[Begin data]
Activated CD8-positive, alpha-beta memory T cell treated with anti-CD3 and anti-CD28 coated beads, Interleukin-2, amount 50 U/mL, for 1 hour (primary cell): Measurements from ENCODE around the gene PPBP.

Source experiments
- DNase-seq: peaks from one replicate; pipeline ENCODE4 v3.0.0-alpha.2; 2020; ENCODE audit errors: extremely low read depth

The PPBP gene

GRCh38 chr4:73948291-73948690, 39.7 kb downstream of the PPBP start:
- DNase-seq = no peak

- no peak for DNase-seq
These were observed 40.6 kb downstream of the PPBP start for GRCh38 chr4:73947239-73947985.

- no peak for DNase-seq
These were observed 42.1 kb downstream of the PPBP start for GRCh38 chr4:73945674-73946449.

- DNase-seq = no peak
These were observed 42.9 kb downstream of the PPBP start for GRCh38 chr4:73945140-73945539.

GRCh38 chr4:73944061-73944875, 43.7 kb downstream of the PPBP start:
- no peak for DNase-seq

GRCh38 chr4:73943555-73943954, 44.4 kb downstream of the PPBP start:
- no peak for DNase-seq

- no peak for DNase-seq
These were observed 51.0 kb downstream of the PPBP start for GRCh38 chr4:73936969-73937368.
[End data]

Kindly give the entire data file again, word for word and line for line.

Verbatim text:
Activated CD8-positive, alpha-beta memory T cell treated with anti-CD3 and anti-CD28 coated beads, Interleukin-2, amount 50 U/mL, for 1 hour (primary cell): Measurements from ENCODE around the gene PPBP.

Source experiments
- DNase-seq: peaks from one replicate; pipeline ENCODE4 v3.0.0-alpha.2; 2020; ENCODE audit errors: extremely low read depth

The PPBP gene

GRCh38 chr4:73948291-73948690, 39.7 kb downstream of the PPBP start:
- DNase-seq = no peak

- no peak for DNase-seq
These were observed 40.6 kb downstream of the PPBP start for GRCh38 chr4:73947239-73947985.

- no peak for DNase-seq
These were observed 42.1 kb downstream of the PPBP start for GRCh38 chr4:73945674-73946449.

- DNase-seq = no peak
These were observed 42.9 kb downstream of the PPBP start for GRCh38 chr4:73945140-73945539.

GRCh38 chr4:73944061-73944875, 43.7 kb downstream of the PPBP start:
- no peak for DNase-seq

GRCh38 chr4:73943555-73943954, 44.4 kb downstream of the PPBP start:
- no peak for DNase-seq

- no peak for DNase-seq
These were observed 51.0 kb downstream of the PPBP start for GRCh38 chr4:73936969-73937368.